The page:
- As the U.S. pork industry struggles because of the pandemic, about two million hogs, that would otherwise be processed, are living on farms because of disruptions at plants, according to an analysis by Steve Meyer, an economist with Kerns & Associates.
- The analysis, cited by the National Pork Producers Council (NPPC), also said potential revenue from hog sales in 2020 will drop by about $4.7 billion based on lean hog futures prices. Other losses from euthanasia, disposal and donation of pigs bring the actual and potential losses to nearly $5 billion for the year with more financial challenges expected in 2021.
- "This is, by far, the worst financial disaster ever for American hog farmers, who were already in a weakened financial position due to two years of trade retaliation," Meyer said. "If COVID prompts additional plant disruptions — a real possibility — the number of hogs backed-up on farms will swell precipitously.”
Even though processing plants are returning back to normal production levels, the pandemic is still causing financial and logistical challenges for pork producers expected to continue into next year. The industry's major trade group is urging congressional action to help struggling producers.
This month, lawmakers in the Senate introduced the Relief for Producers Act of 2020 that would give compensation to farmers who are euthanizing their animals because of the pandemic. The NPPC said it "strongly supports this legislation" and is pushing for Congress to act quickly. The group also supported additional federal assistance being backed by Rep. Collin Peterson, the top Democrat on the House Agriculture Committee.
"It’s imperative that Congress act now, or else thousands of farmers could go out of business, leading to consolidation and contraction of the U.S. pork industry," Howard Roth, a Wisconsin hog farmer who is NPPC's president, said in a statement.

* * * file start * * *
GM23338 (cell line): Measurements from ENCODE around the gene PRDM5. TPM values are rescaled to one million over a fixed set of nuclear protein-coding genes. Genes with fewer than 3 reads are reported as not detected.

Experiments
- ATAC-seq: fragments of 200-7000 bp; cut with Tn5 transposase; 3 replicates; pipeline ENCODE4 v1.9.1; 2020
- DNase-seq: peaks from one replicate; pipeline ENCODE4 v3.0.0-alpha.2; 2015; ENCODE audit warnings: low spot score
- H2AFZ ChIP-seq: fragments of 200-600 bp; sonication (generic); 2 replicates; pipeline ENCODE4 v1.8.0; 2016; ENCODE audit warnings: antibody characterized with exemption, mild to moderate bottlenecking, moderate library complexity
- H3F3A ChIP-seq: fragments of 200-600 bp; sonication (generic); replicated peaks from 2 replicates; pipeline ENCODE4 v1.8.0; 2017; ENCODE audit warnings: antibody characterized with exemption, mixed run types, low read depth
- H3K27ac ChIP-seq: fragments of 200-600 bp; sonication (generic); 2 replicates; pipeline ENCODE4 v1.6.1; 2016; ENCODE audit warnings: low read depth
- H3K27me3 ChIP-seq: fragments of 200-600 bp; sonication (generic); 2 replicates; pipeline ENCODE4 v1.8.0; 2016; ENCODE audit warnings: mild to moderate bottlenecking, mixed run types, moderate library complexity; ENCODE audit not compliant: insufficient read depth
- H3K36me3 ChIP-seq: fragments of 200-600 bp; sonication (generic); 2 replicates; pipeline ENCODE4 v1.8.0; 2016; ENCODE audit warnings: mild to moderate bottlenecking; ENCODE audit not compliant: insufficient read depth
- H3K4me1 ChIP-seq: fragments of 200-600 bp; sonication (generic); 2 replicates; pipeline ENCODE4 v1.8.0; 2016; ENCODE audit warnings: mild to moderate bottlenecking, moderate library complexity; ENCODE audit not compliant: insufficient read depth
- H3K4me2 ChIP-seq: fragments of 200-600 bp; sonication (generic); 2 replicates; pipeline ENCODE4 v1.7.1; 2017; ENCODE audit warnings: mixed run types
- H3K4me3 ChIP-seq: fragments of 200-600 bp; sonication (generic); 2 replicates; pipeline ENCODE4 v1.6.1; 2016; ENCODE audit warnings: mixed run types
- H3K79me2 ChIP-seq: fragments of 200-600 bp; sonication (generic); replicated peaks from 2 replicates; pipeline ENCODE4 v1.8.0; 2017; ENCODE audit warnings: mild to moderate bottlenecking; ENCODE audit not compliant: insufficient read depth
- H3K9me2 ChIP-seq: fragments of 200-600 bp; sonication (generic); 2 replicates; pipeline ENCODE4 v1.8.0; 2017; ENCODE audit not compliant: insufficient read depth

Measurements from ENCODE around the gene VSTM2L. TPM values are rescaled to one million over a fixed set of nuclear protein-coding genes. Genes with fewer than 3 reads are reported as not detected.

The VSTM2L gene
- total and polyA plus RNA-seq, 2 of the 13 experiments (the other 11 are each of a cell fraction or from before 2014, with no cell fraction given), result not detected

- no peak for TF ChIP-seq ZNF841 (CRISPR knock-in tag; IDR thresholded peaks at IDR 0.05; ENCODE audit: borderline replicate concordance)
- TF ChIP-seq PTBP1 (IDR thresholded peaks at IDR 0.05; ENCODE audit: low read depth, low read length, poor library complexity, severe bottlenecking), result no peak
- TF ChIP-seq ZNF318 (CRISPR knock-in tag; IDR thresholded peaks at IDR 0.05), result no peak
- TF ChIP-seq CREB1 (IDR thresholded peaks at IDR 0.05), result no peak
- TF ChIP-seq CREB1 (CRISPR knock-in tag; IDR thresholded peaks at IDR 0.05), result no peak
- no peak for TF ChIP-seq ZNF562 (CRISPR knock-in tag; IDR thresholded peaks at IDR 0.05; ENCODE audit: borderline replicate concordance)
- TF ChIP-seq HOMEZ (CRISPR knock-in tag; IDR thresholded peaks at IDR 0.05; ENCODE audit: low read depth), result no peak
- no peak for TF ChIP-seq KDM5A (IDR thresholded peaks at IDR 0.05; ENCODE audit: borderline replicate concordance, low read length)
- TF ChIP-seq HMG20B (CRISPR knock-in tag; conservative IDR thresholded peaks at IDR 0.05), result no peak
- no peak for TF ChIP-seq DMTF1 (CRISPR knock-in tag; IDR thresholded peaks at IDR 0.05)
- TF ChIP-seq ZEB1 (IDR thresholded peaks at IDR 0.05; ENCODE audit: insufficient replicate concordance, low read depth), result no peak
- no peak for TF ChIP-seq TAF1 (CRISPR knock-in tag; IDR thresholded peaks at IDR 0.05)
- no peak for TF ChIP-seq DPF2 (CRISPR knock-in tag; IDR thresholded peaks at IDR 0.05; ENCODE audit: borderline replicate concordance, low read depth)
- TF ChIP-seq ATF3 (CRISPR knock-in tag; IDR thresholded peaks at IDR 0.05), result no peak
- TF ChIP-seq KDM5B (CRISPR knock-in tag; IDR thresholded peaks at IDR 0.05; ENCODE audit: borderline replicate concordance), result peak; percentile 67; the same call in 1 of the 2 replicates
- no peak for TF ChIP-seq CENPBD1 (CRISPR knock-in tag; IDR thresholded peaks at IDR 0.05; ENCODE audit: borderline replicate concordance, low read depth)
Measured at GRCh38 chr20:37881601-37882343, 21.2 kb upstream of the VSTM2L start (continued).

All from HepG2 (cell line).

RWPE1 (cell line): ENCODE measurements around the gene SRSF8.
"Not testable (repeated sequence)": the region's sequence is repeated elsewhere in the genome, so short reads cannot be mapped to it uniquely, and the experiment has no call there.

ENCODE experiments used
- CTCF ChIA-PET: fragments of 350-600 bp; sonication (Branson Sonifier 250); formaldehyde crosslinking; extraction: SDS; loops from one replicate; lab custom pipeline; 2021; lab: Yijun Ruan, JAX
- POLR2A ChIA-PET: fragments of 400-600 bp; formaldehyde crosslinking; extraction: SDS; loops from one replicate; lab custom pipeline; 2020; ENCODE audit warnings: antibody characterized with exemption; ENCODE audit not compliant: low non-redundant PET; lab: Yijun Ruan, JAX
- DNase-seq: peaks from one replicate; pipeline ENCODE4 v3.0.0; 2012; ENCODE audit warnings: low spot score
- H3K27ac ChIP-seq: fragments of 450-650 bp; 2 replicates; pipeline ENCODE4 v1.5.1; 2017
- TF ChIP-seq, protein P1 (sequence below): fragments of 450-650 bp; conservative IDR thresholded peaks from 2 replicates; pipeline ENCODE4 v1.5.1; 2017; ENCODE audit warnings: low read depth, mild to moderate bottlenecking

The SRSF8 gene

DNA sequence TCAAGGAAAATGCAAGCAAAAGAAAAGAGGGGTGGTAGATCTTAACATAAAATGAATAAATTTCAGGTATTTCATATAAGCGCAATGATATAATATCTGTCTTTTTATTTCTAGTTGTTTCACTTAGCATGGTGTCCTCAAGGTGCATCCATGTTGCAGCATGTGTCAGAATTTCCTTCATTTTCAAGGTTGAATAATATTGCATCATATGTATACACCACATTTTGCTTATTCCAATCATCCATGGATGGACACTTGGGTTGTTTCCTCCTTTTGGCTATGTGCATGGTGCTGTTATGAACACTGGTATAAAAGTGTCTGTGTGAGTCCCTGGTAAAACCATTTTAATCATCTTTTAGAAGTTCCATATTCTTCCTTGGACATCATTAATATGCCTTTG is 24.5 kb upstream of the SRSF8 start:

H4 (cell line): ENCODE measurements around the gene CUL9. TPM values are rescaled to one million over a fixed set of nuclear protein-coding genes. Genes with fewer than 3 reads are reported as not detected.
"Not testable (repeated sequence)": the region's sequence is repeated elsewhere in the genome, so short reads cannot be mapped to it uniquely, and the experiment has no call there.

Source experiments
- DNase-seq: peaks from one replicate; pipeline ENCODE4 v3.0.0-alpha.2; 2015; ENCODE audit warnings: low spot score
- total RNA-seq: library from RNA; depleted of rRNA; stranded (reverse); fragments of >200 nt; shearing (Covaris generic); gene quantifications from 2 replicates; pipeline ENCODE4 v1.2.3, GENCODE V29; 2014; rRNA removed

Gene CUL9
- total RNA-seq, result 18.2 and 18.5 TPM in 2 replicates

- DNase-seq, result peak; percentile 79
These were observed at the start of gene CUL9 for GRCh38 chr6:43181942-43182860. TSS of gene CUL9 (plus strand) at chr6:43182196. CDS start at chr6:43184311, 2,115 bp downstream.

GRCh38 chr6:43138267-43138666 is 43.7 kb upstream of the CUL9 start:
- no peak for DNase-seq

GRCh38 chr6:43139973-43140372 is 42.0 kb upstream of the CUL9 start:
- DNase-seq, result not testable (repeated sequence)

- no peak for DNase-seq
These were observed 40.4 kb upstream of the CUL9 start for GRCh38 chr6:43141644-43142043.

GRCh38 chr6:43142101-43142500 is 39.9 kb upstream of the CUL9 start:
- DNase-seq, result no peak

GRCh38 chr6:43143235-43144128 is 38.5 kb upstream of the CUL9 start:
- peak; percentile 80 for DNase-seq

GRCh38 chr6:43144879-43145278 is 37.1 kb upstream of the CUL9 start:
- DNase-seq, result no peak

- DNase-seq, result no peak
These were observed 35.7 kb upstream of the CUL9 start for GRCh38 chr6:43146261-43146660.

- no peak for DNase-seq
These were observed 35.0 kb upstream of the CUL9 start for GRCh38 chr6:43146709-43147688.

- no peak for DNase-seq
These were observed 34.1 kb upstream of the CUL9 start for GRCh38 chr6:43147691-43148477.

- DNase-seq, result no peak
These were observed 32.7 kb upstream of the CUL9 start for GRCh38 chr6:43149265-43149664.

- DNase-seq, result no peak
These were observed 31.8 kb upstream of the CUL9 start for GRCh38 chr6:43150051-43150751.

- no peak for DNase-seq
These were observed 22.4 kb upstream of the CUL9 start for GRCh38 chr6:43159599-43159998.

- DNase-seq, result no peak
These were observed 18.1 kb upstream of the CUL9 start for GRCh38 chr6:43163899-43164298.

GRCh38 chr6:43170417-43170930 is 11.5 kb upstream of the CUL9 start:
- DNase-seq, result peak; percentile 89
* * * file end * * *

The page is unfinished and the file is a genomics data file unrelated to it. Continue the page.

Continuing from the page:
The government has already issued some help to the industry. The U.S. Agriculture Department said it would spend $3 billion to buy fresh produce, dairy and meat that will be sent to food banks after the closure of foodservice and restaurants during the pandemic have significantly hurt demand.
This year has taken a drastic and dire turn for the pork industry after initial optimism. Facing hardship caused by trade disputes and labor shortages in recent years, U.S. pork farmers entered 2020 expecting to post a profit. But when the pandemic hit, processing plants started to shutter as coronavirus spread among workers, causing the supply chain to back up and leaving hog farmers with no where to send their animals.
The pandemic has infected thousands of plant workers in the meat industry and forced more than 40 plants across the country to temporarily close down or reduce production. In April, President Donald Trump issued an executive order using the Defense Production Act to keep facilities open and prevent shortages. Labor unions have strongly criticized the order saying it puts workers at risk, while industry groups, including the NPPC, praised the move for helping get the supply chain moving.
Despite improvements, this new analysis showed the backlog is still prevalent. Many producers have turned to euthanasia to quell the overcrowding on farms. The U.S. Department of Justice's antitrust division announced in May it wouldn't challenge the proposed efforts of the NPPC to work with the USDA to euthanize hogs because of the oversupply caused by the pandemic. The NPPC told the DOJ that euthanizing potentially 700,000 hogs per week "will be unavoidable." Millions of chickens also have been killed as closures diminish demand for poultry.
As the pork industry continues to face challenges, the NPPC is hoping the proposed bill in Congress, which would compensate hog and poultry producers while increasing funding for animal health surveillance and laboratories, will pass and help struggling producers stay afloat.